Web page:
Science Competition: Take the test and win a tour: If you are aged between 14 and 18 and aware that scientific culture exists outside a Petri dish, we have a competition for you, says Tom Wilkie
Monday 11 October 1993
And yet, the notion of 'scientific culture' seems odd to many people. Although the divide between scientific, and literary and intellectual culture is widest in the UK, and was most famously delineated by C P Snow's 1959 Rede lectures, 'The Two Cultures', in Cambridge, it is common to virtually all countries of Europe.
Celebrations of science as culture are comparatively rare. But this year, for the first time, there will be a pan-European festival not only to celebrate our scientific inheritance but to remind everyone that the wise and proper application of scientific understanding is the only sure hope of human progress.
Following an initiative by the European Commission, this 'European Week for Scientific Culture' will be taking place between 22 and 27 November 1993. The Independent, in conjunction with the British Association for the Advancement of Science, will be marking the event.
To catch and retain the interest of young people, and to remind them of the role European scientists have played in shaping the world in which they live, we will be running a competition for those aged 14 to 18. Twenty questions about European scientists will appear on the Science page of the Independent on the first day of the European Week, 22 November, repeated on our Education pages on 25 November and again on the Science page of 29 November.
The questions will be about the scientists who forged our common inheritance. Some may be straightforward, but to answer others will require background knowledge about science and time spent with reference books.
Six winners will go on accompanied tours to various research laboratories and centres of scientific culture in other European countries. Among the institutions that have agreed to host some of the winners are the European Laboratory for Particle Physics, or Cern, near Geneva. The Instituto Astrofisicas de las Canarias will arrange for others to visit the international astronomical observatory, Los Roques de Los Muchachos, at Las Palmas, Gran Canaria.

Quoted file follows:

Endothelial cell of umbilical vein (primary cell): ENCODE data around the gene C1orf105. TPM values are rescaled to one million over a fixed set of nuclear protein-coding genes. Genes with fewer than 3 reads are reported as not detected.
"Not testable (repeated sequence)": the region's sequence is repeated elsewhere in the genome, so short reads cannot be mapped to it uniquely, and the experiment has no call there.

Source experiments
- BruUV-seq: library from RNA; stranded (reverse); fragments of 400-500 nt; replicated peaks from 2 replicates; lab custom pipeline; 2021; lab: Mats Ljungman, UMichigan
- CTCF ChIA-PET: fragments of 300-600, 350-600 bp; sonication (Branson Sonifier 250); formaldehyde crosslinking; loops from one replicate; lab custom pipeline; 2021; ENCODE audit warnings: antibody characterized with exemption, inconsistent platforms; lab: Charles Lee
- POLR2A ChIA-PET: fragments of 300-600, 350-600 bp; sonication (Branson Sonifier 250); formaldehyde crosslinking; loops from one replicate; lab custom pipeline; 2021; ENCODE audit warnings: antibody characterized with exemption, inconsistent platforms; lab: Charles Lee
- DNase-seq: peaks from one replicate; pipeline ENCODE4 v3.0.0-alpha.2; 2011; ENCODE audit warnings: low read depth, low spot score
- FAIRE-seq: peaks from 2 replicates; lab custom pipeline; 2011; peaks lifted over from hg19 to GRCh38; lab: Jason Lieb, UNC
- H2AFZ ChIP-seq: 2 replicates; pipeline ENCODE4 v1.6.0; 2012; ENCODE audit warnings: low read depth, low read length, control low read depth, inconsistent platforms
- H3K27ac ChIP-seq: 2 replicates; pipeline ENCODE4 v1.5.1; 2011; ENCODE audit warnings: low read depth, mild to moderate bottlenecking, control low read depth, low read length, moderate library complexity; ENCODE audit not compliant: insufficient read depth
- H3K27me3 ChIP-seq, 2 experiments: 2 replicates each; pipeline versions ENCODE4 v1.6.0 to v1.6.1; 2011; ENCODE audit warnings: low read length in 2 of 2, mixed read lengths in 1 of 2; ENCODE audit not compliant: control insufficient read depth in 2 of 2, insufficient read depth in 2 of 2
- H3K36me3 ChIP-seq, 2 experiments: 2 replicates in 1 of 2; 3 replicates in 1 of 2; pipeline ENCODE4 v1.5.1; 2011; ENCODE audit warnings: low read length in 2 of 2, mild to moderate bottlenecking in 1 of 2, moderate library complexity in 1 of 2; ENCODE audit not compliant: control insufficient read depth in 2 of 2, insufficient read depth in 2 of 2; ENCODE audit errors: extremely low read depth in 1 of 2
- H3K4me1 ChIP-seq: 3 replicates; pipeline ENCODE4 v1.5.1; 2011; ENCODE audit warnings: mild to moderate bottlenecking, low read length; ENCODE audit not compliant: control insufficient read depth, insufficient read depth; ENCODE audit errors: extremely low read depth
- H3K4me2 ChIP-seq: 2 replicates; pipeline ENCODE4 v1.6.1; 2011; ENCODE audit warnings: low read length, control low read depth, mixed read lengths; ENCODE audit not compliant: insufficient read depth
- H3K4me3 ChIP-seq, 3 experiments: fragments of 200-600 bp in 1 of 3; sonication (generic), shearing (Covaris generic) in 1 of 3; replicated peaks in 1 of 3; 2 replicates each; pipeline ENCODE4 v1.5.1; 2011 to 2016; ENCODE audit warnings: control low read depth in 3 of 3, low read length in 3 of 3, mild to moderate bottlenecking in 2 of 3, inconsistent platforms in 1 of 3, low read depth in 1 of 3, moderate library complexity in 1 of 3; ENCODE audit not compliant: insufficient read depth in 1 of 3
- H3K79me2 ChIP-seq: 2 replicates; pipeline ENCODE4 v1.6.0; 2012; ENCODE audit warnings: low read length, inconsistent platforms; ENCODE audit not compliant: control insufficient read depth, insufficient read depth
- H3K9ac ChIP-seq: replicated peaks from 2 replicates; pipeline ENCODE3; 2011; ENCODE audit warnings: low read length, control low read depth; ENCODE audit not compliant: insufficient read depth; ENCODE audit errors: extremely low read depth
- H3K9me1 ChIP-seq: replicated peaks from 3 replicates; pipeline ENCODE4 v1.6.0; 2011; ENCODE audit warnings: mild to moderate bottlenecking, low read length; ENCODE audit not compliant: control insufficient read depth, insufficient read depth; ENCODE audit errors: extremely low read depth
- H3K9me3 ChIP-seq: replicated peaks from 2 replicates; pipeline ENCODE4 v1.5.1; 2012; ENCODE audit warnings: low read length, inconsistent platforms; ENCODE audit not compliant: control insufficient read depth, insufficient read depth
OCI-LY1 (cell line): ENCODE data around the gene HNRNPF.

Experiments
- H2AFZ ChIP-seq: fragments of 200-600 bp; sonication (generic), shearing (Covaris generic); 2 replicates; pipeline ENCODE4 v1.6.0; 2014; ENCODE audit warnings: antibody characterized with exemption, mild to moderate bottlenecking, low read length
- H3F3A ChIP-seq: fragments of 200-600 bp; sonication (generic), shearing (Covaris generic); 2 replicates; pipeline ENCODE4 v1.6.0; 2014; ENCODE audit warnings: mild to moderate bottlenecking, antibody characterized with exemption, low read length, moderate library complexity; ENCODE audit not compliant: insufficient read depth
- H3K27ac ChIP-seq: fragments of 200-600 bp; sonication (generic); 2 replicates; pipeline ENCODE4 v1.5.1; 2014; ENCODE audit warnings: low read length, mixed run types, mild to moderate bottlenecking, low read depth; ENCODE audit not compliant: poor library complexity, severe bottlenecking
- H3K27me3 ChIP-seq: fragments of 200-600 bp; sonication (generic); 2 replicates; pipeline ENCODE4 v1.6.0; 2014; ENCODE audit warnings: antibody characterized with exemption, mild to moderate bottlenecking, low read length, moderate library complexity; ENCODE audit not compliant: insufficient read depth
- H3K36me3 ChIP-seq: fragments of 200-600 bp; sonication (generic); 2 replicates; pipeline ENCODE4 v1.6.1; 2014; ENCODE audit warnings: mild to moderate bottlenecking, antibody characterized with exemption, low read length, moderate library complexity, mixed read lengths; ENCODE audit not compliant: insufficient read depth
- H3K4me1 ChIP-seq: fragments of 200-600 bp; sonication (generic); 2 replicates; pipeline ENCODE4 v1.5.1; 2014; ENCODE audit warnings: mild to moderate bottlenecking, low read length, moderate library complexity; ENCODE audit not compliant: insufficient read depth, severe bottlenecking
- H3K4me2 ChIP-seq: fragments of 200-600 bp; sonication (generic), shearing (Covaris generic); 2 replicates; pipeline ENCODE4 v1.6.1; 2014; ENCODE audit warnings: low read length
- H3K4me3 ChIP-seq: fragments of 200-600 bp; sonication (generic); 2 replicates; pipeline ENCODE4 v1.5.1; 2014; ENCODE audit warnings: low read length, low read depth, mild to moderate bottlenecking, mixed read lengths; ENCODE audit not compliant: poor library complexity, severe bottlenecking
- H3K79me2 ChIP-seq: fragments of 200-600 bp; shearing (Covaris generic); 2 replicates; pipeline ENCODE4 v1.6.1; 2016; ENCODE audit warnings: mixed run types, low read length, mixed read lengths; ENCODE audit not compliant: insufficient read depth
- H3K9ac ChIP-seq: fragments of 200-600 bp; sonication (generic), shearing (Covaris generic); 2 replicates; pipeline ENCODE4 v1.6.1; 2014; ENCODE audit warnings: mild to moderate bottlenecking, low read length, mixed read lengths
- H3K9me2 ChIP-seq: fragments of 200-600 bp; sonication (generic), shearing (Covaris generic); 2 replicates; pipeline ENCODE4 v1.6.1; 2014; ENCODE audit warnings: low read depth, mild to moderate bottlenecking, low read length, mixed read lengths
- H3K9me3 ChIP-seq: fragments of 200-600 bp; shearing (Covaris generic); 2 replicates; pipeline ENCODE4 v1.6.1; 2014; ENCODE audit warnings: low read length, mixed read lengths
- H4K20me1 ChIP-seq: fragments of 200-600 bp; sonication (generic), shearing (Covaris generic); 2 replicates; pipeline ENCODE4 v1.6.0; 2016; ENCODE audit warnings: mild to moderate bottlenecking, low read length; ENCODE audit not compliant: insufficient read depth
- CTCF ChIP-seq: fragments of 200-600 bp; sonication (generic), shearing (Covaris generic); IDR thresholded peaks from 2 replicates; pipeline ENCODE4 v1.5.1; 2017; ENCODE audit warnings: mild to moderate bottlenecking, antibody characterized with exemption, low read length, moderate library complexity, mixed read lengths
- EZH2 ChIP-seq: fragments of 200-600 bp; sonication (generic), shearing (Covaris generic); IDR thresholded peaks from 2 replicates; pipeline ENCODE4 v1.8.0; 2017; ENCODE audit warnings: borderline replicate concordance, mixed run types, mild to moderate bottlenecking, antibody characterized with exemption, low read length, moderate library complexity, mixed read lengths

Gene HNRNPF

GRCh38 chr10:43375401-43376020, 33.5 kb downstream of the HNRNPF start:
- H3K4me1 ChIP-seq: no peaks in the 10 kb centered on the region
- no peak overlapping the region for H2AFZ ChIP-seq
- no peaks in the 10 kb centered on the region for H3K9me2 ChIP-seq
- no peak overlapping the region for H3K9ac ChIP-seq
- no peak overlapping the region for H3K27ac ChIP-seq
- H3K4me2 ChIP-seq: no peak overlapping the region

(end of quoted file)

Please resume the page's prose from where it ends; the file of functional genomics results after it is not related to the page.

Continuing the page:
Other activities to celebrate the European Week of Scientific Culture include 'open- door' days at scientific laboratories, conferences and exhibitions. For example, four research laboratories - in Cologne, Birmingham, Valencia and Lisbon - involved in an EC research project in plant biotechnology will throw open their doors and invite the public in to learn about 'The power behind the flower'. The environmental problems affecting the Mediterranean coastline and the way in which science can gain a deeper understanding and thus help to solve them will be the focus of simultaneous events in Barcelona and Naples.
The Science Museum in London will host an overnight 'science camp' for several dozen children from different European countries.
In association with Belgium's Association for the Advancement of Science, Belgian television has produced film about the genetic and cultural diversity of the peoples of Europe. The Cite des Sciences et de l'Industrie de la Villette in Paris is organising a conference on scientific thought and practices in Europe, jointly with the Science History Institute of Florence.
The problems of scientific communication in Europe will be the focus of a seminar at Cern for science journalists. Cern will also sponsor a 'scientific ballet', the Universe of Light, which will take the form of a dance depicting in allegorical form the story of the big bang and the creation of the universe.
The unique feature of the competition, devised by the Independent and the British Association for the Advancement of Science, is that it will be truly European: the same competition will appear in publications in other European countries at the same time. Further details will be published on the Science pages of the Independent between now and the inauguration of European Science Week.
For the moment, however, here is something to whet the appetite. The scientist depicted on the official logo for the event believed that he could move the world, but he came to grief over lines drawn in the sand. Who was he? The answer will be published on next Monday's Science page.
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